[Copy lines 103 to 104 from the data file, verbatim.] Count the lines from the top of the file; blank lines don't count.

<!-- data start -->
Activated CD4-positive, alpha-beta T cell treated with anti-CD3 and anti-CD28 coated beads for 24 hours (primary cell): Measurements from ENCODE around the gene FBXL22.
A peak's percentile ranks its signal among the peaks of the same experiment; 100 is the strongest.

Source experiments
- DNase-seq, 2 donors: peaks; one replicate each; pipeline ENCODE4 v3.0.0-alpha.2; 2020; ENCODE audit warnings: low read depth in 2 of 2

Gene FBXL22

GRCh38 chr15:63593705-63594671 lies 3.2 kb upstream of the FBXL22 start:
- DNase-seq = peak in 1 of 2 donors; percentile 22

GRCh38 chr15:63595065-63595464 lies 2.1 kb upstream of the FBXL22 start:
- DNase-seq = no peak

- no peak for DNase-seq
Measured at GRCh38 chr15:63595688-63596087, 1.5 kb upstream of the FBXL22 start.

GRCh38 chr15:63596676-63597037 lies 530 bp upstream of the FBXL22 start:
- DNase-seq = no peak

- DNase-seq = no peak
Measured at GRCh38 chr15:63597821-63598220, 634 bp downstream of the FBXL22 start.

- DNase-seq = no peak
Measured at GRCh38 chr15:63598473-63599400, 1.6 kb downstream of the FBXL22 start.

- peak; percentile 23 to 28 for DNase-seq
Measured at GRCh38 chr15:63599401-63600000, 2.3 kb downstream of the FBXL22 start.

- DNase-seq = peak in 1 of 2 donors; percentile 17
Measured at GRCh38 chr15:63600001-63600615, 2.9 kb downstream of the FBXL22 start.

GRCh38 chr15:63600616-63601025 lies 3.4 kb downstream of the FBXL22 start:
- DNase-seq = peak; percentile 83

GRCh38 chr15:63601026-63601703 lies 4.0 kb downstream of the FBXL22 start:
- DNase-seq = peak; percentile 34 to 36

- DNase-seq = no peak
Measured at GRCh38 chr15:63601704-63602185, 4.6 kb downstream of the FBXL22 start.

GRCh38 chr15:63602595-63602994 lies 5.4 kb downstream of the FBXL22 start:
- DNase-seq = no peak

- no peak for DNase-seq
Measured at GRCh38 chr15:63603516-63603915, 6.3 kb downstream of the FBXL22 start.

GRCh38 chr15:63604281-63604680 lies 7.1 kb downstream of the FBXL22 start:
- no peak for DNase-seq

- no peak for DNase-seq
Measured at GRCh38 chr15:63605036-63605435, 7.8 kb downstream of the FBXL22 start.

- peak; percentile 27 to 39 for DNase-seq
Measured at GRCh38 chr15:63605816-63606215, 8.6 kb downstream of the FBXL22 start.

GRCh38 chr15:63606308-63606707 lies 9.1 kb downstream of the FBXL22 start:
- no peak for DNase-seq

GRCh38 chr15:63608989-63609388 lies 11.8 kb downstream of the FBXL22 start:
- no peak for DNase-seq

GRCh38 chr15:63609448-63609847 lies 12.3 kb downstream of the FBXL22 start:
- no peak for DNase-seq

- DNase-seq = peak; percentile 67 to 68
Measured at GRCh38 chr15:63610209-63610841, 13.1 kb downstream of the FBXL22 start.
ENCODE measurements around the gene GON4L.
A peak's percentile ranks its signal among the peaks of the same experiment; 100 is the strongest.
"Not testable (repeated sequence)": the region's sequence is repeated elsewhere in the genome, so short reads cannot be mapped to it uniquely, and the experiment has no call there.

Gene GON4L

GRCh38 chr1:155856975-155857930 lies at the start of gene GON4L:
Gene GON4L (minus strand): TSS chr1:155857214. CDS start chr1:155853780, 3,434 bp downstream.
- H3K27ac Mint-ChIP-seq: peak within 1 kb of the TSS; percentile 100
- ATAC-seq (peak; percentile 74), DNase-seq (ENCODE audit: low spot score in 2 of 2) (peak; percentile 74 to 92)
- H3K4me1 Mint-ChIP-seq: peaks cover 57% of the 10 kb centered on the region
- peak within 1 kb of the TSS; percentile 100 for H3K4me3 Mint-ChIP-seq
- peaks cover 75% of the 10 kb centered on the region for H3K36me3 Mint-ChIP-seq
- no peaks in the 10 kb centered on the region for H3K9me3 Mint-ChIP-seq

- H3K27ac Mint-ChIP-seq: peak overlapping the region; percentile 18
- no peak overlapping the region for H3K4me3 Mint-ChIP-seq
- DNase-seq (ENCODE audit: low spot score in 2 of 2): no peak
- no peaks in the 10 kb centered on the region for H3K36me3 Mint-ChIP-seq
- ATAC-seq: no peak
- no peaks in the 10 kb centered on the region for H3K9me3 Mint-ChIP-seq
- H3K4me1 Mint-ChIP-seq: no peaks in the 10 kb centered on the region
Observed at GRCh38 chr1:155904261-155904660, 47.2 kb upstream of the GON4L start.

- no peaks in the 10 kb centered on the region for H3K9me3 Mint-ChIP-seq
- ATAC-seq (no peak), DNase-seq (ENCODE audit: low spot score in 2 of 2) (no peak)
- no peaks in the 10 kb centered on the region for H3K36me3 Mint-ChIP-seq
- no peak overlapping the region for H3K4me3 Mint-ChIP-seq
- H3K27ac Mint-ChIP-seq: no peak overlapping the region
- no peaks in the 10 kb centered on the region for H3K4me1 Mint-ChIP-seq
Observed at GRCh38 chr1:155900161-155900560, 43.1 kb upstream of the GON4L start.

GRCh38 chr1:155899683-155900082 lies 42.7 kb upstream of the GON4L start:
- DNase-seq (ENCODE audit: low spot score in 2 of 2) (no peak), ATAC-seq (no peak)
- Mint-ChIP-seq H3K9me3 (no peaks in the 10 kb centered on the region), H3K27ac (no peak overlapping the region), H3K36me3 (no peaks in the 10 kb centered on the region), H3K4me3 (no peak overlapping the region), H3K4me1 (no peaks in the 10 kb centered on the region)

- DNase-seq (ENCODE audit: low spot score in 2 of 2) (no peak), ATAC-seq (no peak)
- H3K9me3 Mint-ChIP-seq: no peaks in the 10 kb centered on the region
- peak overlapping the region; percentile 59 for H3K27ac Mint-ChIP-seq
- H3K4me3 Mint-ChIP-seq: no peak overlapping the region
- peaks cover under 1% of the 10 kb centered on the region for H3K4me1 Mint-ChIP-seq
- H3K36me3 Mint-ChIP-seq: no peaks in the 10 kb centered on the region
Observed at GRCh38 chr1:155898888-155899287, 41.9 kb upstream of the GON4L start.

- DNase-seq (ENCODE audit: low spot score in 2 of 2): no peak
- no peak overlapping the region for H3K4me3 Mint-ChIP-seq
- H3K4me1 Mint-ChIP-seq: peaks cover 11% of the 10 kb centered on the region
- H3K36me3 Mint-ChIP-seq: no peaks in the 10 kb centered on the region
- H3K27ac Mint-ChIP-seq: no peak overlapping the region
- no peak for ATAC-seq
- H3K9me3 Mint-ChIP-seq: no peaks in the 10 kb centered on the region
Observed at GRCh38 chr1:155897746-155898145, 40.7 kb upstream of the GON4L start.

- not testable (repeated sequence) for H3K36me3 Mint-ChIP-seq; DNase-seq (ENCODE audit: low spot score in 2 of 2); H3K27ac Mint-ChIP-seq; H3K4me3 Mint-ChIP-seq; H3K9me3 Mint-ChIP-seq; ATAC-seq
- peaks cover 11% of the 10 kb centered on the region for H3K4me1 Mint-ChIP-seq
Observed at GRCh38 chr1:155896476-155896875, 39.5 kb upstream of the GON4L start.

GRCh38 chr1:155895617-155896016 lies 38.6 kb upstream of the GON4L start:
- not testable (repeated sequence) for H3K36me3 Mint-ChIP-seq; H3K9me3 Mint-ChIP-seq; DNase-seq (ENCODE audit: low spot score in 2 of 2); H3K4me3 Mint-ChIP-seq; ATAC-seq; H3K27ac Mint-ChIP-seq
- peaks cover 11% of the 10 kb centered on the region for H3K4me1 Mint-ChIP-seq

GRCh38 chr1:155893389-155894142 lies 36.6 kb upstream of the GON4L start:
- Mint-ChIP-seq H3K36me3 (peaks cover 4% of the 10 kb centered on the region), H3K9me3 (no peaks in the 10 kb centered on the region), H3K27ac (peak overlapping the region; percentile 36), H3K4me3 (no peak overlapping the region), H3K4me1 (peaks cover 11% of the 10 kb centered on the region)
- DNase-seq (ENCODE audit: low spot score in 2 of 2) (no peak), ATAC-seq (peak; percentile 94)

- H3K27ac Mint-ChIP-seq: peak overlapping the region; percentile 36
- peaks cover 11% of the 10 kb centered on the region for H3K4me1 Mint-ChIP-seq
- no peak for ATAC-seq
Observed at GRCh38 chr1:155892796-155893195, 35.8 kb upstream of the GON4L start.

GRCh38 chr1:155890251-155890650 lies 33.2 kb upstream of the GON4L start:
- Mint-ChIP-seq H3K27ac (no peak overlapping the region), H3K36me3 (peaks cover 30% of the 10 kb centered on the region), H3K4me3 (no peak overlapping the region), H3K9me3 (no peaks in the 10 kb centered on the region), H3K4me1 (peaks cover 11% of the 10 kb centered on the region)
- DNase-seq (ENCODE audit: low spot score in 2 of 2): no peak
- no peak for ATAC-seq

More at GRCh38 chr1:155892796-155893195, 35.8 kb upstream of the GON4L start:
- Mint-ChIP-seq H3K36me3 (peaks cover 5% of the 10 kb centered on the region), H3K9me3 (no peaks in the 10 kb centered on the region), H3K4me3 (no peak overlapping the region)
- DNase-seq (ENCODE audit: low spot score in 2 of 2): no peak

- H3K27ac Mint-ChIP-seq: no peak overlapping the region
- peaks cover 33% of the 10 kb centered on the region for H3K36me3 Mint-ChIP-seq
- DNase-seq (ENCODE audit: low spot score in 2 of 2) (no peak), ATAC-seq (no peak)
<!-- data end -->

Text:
Observed at GRCh38 chr1:155892796-155893195, 35.8 kb upstream of the GON4L start.

GRCh38 chr1:155890251-155890650 lies 33.2 kb upstream of the GON4L start: